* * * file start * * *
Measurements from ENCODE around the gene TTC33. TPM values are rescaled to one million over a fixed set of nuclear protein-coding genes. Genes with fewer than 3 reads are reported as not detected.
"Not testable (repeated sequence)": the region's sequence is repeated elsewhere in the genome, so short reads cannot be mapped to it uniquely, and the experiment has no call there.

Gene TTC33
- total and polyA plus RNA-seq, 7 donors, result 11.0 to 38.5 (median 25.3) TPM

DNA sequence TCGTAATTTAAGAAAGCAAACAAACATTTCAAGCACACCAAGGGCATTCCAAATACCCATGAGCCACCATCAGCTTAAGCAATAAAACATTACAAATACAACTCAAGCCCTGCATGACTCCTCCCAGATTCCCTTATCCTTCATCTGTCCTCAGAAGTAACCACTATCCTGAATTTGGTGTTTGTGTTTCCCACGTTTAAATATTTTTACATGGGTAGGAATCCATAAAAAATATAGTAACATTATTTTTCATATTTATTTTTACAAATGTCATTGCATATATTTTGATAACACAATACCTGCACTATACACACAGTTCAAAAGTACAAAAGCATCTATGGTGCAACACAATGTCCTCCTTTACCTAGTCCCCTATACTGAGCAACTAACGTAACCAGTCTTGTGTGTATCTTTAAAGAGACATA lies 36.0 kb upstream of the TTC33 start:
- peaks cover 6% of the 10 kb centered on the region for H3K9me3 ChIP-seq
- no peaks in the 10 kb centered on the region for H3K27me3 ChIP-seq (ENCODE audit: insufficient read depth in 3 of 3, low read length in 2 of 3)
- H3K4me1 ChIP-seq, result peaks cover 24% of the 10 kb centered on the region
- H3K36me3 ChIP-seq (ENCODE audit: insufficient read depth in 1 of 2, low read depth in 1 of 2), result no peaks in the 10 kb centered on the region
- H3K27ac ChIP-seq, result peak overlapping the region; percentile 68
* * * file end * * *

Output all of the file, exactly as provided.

Measurements from ENCODE around the gene TTC33. TPM values are rescaled to one million over a fixed set of nuclear protein-coding genes. Genes with fewer than 3 reads are reported as not detected.
"Not testable (repeated sequence)": the region's sequence is repeated elsewhere in the genome, so short reads cannot be mapped to it uniquely, and the experiment has no call there.

Gene TTC33
- total and polyA plus RNA-seq, 7 donors, result 11.0 to 38.5 (median 25.3) TPM

DNA sequence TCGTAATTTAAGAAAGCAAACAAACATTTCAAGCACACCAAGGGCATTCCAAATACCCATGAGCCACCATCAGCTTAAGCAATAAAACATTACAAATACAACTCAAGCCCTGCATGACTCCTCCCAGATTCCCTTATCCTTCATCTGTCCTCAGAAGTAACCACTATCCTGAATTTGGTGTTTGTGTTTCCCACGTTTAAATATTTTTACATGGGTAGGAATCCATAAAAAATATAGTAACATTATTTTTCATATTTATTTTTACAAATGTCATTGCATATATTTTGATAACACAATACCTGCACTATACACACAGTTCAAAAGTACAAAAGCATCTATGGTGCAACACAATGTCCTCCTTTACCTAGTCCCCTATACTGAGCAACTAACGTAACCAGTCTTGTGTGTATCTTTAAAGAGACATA lies 36.0 kb upstream of the TTC33 start:
- peaks cover 6% of the 10 kb centered on the region for H3K9me3 ChIP-seq
- no peaks in the 10 kb centered on the region for H3K27me3 ChIP-seq (ENCODE audit: insufficient read depth in 3 of 3, low read length in 2 of 3)
- H3K4me1 ChIP-seq, result peaks cover 24% of the 10 kb centered on the region
- H3K36me3 ChIP-seq (ENCODE audit: insufficient read depth in 1 of 2, low read depth in 1 of 2), result no peaks in the 10 kb centered on the region
- H3K27ac ChIP-seq, result peak overlapping the region; percentile 68